IBM has today unveiled a 433-qubit quantum processor – progress in the field is accelerating.

One of the example uses of quantum computers is prime factorisation, which they can do *much* faster than can classical computers. One reason this is of interest is that the security of public key encryption – used everywhere on the net, from LinkedIn to banks – depends on the computational difficulty of prime factorisation.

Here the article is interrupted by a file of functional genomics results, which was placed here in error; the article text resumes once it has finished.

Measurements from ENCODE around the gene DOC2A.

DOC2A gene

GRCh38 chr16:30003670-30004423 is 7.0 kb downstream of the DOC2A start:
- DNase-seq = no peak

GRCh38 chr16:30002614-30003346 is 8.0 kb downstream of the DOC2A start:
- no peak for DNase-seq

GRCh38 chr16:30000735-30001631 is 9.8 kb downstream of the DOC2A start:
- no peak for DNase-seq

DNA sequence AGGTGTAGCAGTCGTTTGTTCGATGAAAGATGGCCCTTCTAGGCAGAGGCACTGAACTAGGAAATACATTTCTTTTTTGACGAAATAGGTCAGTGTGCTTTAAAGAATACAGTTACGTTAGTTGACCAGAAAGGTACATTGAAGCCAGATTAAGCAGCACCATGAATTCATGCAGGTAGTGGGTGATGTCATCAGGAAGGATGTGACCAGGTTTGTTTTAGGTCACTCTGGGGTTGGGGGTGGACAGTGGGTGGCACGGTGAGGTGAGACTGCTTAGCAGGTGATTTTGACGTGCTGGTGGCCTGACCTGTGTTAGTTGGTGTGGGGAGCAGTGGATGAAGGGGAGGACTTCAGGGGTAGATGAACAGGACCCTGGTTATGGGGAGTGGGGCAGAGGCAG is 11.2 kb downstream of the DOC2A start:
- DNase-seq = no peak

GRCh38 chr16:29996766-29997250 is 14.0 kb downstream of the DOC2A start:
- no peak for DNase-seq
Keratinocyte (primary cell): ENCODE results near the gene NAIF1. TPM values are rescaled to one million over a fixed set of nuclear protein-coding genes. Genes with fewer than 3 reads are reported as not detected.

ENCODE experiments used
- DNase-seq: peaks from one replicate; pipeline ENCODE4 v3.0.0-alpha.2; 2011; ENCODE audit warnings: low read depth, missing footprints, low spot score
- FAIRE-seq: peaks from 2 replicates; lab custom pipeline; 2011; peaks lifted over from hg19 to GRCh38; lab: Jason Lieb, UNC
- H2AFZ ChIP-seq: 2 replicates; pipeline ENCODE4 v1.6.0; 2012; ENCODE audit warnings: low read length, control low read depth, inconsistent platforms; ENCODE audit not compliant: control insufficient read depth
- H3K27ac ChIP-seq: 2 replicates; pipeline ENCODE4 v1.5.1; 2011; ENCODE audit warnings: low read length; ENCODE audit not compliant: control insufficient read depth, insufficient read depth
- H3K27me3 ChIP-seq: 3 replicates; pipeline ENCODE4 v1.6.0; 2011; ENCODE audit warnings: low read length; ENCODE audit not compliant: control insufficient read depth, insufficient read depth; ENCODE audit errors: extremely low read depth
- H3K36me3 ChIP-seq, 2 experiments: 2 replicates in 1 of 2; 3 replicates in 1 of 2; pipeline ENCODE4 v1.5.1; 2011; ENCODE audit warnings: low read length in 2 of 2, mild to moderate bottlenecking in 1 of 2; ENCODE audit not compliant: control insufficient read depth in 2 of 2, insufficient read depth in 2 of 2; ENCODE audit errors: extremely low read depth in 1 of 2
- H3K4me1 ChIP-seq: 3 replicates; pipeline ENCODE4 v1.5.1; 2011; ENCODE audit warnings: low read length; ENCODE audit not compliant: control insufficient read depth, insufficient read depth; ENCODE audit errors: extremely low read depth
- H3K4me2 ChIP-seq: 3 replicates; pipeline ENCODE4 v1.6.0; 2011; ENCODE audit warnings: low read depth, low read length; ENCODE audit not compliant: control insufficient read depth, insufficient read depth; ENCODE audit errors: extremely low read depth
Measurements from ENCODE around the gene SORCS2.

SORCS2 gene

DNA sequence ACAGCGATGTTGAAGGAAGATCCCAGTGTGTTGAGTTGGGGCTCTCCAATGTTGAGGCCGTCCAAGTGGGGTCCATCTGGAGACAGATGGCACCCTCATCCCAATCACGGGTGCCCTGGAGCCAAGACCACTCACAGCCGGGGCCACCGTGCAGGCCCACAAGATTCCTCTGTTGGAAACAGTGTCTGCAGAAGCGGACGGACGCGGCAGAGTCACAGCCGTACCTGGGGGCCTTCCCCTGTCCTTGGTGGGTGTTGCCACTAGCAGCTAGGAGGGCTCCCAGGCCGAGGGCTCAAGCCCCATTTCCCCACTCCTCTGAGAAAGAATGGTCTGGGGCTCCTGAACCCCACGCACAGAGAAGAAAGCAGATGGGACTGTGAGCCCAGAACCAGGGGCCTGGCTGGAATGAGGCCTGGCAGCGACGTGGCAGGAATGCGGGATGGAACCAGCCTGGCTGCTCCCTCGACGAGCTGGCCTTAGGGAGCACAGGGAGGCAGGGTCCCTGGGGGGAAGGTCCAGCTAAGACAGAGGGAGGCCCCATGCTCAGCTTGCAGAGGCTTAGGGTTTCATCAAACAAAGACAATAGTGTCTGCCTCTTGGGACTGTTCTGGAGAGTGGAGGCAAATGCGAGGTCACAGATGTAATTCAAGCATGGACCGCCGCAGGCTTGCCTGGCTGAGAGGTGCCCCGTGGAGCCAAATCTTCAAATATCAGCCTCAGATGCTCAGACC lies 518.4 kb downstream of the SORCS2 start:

To break a 2048-bit RSA public key would take trillions of years on a classical computer. A paper published last year argued that a 2048-bit RSA public key could be cracked in 8 hours on a quantum computer. However, that would require 20,000,000 qubits – rather more than the 433 announced today. So, our secrets seem to be safe for a while yet.